Peptoid library developed at Berkeley Lab could accelerate the design of new materials for a number of applications A team of scientists led by Berkeley Lab has developed a library of artificial proteins or "peptoids" that effectively "chelate" or bind to lanthanides and actinides, heavy metals that make up the so-called f-block elements at the bottom of the periodic table.

Health - Pharmacology - 23.12.2019
Unique Cancer Drug Discovered With Help From Advanced Light Source Begins Historical Clinical Trial
Unique Cancer Drug Discovered With Help From Advanced Light Source Begins Historical Clinical Trial
An investigational cancer drug that targets tumors caused by mutations in the KRAS gene will be evaluated in phase 2 clinical trials, following  promising safety and efficacy results  in preliminary human studies and excellent results in animal studies. The drug, developed by Amgen and currently referred to as AMG 510, is the first therapy to reach clinical trials that inhibits a mutant KRAS protein.

Astronomy / Space Science - Physics - 20.12.2019
Supermassive black hole at the center of our galaxy may have a friend
Smadar Naoz is an associate professor of physics and astronomy in the UCLA College. She wrote this article for The Conversation. Do supermassive black holes have friends' The nature of galaxy formation suggests that the answer is yes, and in fact, pairs of supermassive black holes should be common in the universe.

Life Sciences - 20.12.2019
Protein Signposts Guide Formation of Neural Connections
The brain's complex tangle of interconnected nerve cells processes visual images, recalls memories, controls motor function, and coordinates countless other functions. A major goal of neuroscience is understanding how the brain is "wired"-in other words, how do all of its neurons know how they should connect to each other to achieve optimum function?

Astronomy / Space Science - 20.12.2019
Galaxy Gathering Brings Warmth
As the holiday season approaches, people in the northern hemisphere will gather indoors to stay warm. In keeping with the season, astronomers have studied two groups of galaxies that are rushing together and producing their own warmth. The majority of galaxies do not exist in isolation. Rather, they are bound to other galaxies through gravity either in relatively small numbers known as "galaxy groups," or much larger concentrations called " galaxy clusters " consisting of hundreds or thousands of galaxies.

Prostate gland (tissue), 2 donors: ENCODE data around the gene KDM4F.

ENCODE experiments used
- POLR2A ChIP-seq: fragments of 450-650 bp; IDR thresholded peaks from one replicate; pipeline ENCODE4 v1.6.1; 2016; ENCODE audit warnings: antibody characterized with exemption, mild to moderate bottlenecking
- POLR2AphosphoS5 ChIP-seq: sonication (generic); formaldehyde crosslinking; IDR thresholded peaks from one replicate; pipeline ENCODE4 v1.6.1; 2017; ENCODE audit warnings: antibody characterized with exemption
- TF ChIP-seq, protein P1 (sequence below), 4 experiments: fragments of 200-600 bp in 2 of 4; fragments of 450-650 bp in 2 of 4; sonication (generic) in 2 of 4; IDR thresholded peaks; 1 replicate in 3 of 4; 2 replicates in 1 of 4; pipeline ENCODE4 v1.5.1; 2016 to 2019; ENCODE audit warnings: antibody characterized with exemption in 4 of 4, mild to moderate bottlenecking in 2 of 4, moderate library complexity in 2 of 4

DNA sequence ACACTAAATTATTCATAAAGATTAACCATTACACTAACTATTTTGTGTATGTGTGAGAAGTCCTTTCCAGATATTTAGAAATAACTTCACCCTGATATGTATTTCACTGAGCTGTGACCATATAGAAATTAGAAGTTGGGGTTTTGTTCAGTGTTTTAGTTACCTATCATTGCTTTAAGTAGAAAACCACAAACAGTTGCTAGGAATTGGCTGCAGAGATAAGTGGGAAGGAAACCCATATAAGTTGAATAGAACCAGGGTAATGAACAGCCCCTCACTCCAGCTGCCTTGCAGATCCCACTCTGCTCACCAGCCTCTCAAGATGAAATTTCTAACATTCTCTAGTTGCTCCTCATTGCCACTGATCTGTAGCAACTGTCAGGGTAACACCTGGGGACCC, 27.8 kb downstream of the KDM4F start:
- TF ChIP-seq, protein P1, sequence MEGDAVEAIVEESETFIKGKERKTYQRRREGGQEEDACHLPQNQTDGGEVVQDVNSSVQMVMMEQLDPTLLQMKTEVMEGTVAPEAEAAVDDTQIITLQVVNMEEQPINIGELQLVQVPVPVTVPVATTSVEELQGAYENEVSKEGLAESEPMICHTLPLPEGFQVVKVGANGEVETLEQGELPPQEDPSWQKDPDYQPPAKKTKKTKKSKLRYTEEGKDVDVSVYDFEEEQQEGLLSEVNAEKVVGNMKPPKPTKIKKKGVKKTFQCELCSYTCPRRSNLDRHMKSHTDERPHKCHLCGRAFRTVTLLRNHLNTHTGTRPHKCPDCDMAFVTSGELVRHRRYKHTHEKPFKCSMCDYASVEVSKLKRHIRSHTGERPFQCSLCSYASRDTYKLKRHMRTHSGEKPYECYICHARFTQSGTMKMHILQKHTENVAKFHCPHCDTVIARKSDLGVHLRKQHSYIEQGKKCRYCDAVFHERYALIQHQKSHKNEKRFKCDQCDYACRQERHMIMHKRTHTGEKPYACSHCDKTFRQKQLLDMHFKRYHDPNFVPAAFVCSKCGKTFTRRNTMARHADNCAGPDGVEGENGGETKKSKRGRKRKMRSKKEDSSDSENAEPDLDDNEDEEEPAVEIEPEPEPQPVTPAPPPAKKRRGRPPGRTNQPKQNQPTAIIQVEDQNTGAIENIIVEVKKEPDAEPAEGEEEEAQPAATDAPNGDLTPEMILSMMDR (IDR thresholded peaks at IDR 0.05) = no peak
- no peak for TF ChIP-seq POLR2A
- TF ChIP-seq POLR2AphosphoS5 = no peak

Physics - Computer Science - 20.12.2019
The Quantum Information Edge Launches to Accelerate Quantum Computing R&D for Breakthrough Science
A nationwide alliance of national labs, universities, and industry launched today to advance the frontiers of quantum computing systems designed to solve urgent scientific challenges and maintain U.S. leadership in next-generation information technology. The Quantum Information Edge strategic alliance is led by two of the U.S. Department of Energy's national laboratories: Lawrence Berkeley National Laboratory (Berkeley Lab) and Sandia National Laboratories.

Administration - 20.12.2019
Border walls could have unintended consequences on trade
Three decades ago, the world was home to fewer than a dozen border walls. Now, their numbers have swelled to more than 50. In a supposed era of openness and collaboration, why are these structures not only persisting, but proliferating? According to research co-authored by a University of Chicago political scientist, border walls exist not only as manifestations of anti-globalist sentiment, but as barriers with real economic impact-some of which may be unintended.

Economics - Computer Science - 20.12.2019
When machine learning packs an economic punch
When machine learning packs an economic punch
Study: After eBay improved its translation software, international commerce increased sharply. A new study co-authored by an MIT economist shows that improved translation software can significantly boost international trade online - a notable case of machine learning having a clear impact on economic activity.

Life Sciences - Health - 20.12.2019
Study identifies new role of major genetic risk factor in Alzheimer’s disease
Channels McGill University News and Events For years, physicians have been aware that patients carrying the apolipoprotein '4 (APOE ?4 ) gene are at a greater risk of developing Alzheimer's disease. New research from McGill University has now found the gene plays an even greater role in dementia.

Chemistry - Life Sciences - 19.12.2019
Mimicking enzymes, chemists produce large, useful carbon rings
Drawing inspiration from nature, University of Wisconsin-Madison chemists have discovered an efficient way to wrangle long, snaking molecules to form large rings - rings that form the backbone of many pharmaceuticals but are difficult to produce in the lab. The work may represent preliminary progress toward deciphering just how enzymes, honed by evolution, so efficiently produce natural compounds.

Health - 19.12.2019
Process that may explain how Type 2 diabetes develops
A new study helps to explain the mechanism by which pancreatic cells secrete high levels of insulin during the early stages of diabetes. A central question in diabetes research is why cells of the pancreas, known as beta cells, initially over-secrete insulin. The prevailing theory was that the body may be in the process of becoming "deaf" to insulin, so beta cells secrete more to compensate.